Our Organizational Pledge
The AFP Greater Atlanta Chapter pledges to:
- Advocate for the presence and power of Black people and other people of color in nonprofit leadership roles.
- Speak, act, and vote against systemic racism in our personal and professional spheres of influence.
- Offer our professional and monetary resources to organizations on the frontlines of ending racial inequality in America.
- Examine ways that we perpetuate systems that lead to oppression or exclusion and make institutional change accordingly.
In honor of pride month, we have provided the following selections and resources to further your education on LGBTQIA+ issues. We hope you’ll take a moment to dive into one of these materials!
- Call to account the philanthropic community to ensure equity in giving and in the distribution of resources.
June is Pride Month!
Making Gay History: Emotional glimpses into the lives of unsung, if not entirely sidelined, trailblazers who made their mark on the LGBTQ civil rights movement—people like Vito Russo, Jean O'Leary, Bayard Rustin, and Del Martin. Marcus, author of a 2002 book also titled Making Gay History, pulls from his own recorded archives and conducts original interviews to collage together episodes on heroes who deserve robust chapters in the history books.
LGBTQ&A: Produced by The Advocate magazine in conjunction with GLAAD, this pod features "weekly interviews with the most interesting LGBTQ+ people in the world." Both the host and guests live up to that bold claim, as Masters welcomes high-profile people like Pete Buttigieg, Holland Taylor, and Laverne Cox with his unique brand of probing curiosity. Don't miss the illuminating episode featuring actor, singer, and author François Clemmons, the gay man who played Officer Clemmons on Mister Rogers Neighborhood.
Ted Talk Series: Celebrating (and deconstructing) the gender spectrum
The Prophets by Robert Jones Jr.: A novel about the forbidden union between two enslaved young men on a Deep South plantation, the refuge they find in each other, and a betrayal that threatens their existence.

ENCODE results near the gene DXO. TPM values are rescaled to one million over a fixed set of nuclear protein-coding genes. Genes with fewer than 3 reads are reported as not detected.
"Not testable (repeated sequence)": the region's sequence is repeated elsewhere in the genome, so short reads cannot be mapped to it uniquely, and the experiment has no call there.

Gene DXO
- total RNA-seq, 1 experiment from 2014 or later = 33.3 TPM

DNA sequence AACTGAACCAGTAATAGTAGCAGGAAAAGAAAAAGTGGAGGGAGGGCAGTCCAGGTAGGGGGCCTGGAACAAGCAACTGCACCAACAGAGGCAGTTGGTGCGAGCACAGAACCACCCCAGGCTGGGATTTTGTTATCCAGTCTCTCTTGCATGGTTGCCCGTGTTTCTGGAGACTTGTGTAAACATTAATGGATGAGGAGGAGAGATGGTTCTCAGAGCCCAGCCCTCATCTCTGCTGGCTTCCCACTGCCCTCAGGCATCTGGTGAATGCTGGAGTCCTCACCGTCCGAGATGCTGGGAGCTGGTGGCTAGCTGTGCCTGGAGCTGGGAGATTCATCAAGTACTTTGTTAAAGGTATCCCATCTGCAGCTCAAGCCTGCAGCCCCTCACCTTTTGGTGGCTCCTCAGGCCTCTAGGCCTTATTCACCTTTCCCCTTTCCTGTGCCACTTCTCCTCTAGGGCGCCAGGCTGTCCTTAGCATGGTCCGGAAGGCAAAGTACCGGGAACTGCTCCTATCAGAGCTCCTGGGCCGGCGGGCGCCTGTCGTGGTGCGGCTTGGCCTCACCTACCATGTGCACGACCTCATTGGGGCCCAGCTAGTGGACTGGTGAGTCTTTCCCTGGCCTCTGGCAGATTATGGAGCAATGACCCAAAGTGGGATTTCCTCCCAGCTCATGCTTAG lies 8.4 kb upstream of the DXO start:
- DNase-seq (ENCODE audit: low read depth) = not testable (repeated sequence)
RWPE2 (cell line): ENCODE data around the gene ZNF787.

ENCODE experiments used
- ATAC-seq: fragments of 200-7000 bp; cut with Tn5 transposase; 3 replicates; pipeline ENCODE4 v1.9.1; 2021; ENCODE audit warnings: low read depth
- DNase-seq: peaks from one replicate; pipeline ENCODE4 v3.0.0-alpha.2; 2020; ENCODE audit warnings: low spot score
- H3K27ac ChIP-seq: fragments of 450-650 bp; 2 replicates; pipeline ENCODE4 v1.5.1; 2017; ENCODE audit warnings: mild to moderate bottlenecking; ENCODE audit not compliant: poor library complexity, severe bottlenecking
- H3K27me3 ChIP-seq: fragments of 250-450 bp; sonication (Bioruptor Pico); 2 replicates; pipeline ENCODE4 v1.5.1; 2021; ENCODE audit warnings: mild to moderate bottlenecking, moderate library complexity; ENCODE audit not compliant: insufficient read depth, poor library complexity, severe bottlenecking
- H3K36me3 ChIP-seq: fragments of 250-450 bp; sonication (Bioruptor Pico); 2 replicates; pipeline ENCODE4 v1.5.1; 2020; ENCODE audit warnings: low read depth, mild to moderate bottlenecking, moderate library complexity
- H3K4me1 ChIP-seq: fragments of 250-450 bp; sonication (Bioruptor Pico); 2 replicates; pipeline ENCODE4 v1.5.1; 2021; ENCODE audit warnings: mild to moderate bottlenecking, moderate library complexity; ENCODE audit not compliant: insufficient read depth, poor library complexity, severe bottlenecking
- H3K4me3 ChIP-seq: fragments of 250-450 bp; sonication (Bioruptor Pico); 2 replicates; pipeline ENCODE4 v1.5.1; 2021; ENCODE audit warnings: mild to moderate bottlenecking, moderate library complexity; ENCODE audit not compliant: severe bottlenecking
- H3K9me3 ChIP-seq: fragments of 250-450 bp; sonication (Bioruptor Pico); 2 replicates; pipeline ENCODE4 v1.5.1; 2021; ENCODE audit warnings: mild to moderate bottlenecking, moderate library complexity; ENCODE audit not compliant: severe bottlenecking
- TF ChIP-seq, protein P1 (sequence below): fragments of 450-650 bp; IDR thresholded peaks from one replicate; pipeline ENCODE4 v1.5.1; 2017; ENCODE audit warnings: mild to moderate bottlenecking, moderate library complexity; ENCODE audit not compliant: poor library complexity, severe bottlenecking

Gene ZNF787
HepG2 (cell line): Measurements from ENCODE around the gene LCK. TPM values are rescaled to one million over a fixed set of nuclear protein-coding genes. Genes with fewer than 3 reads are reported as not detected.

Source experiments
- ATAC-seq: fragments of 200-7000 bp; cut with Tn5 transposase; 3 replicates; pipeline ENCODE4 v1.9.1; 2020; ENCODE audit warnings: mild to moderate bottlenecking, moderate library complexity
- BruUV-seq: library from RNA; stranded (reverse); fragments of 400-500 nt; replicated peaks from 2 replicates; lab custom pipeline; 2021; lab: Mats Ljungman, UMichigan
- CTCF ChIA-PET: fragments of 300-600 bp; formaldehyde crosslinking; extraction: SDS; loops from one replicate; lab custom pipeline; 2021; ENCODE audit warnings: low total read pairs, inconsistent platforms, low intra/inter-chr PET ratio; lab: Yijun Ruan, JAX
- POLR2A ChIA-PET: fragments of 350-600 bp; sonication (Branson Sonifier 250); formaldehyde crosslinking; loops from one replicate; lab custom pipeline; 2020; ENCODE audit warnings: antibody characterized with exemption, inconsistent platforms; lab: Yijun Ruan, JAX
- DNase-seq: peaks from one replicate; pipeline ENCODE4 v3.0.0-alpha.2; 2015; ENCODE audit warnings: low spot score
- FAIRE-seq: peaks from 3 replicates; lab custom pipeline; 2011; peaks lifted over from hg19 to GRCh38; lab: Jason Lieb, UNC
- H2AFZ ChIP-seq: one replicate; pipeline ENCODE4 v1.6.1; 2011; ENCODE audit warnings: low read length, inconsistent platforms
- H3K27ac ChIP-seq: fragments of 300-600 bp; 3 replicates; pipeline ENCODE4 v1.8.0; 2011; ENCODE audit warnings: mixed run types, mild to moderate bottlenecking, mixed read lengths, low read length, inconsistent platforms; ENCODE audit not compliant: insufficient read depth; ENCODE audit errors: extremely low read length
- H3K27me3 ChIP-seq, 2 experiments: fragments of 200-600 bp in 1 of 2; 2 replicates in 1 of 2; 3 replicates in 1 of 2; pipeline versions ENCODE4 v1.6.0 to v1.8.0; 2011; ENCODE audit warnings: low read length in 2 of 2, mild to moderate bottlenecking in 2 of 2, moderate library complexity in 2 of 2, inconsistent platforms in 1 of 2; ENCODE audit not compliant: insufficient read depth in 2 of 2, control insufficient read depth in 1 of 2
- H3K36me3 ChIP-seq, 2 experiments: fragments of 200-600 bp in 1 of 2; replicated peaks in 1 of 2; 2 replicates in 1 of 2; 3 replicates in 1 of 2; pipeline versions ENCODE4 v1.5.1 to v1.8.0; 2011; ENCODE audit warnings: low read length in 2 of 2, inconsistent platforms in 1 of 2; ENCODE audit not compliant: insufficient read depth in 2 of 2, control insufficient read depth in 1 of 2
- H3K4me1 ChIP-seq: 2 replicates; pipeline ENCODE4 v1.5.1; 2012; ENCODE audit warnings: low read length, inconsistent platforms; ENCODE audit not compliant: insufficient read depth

Let the Record Show: A Political History of ACT UP New York, 1987-1993 by Sarah Schulman: Based on more than two hundred interviews with ACT UP members and rich with lessons for today’s activists, Let the Record Show is a revelatory exploration―and long-overdue reassessment―of the coalition’s inner workings, conflicts, achievements, and ultimate fracture. Schulman, one of the most revered queer writers and thinkers of her generation, explores the how and the why, examining, with her characteristic rigor and bite, how a group of desperate outcasts changed America forever, and in the process created a livable future for generations of people across the world.
Directed by Gus Van Sant and written by Dustin Lance Black, Milk chronicles the life of gay rights activist and politician Harvey Milk, who memorably made history as the first openly gay person to be elected to public office in California. Portrayed by Sean Penn, the drama explores his move from New York to San Francisco, where he settles in the Castro District and opens a camera shop as a safe haven for the LGBTQ+ community, as well as his murder at the hands of Dan White (Josh Brolin). The biopic received eight Academy Award nominations, including Best Picture, winning two for Best Actor in a Leading Role for Penn and Best Original Screenplay for Black.
Continuing on the “queer liberation didn’t start with Stonewall” front, here’s HBO Max’s original docuseries Equal. This four-part production highlights some of the forgotten heroes of the LGBTQ+ civil rights movement, mixing archival footage with gripping reenactments to bring history to life for a 21st century audience. Narrated by Billy Porter, Equal’s cast includes Samira Wiley as Lorraine Hansberry, Jamie Clayton as Christine Jorgensen, Keiynan Lonsdale as Bayard Rustin, Anthony Rapp as Harry Hay, and Isis King as one of the trans women who fought in the 1966 Compton Cafeteria riots.
If you’re looking for a companion piece to HBO Max’s Equal, one that goes further and deeper than that series’ running time allowed, then you have to binge FX’s Pride. The six episodes each cover a respective decade of revolution, from the secret parties and respectability protests of the 1950s to the fight for trans rights in the 21st century. This series is truly a crash course in queer political history, touching on the bigotry of Anita Bryant, the hope and disappointment of the Clinton presidency, the trans men who shined in NYC’s ballroom scene, and so much more.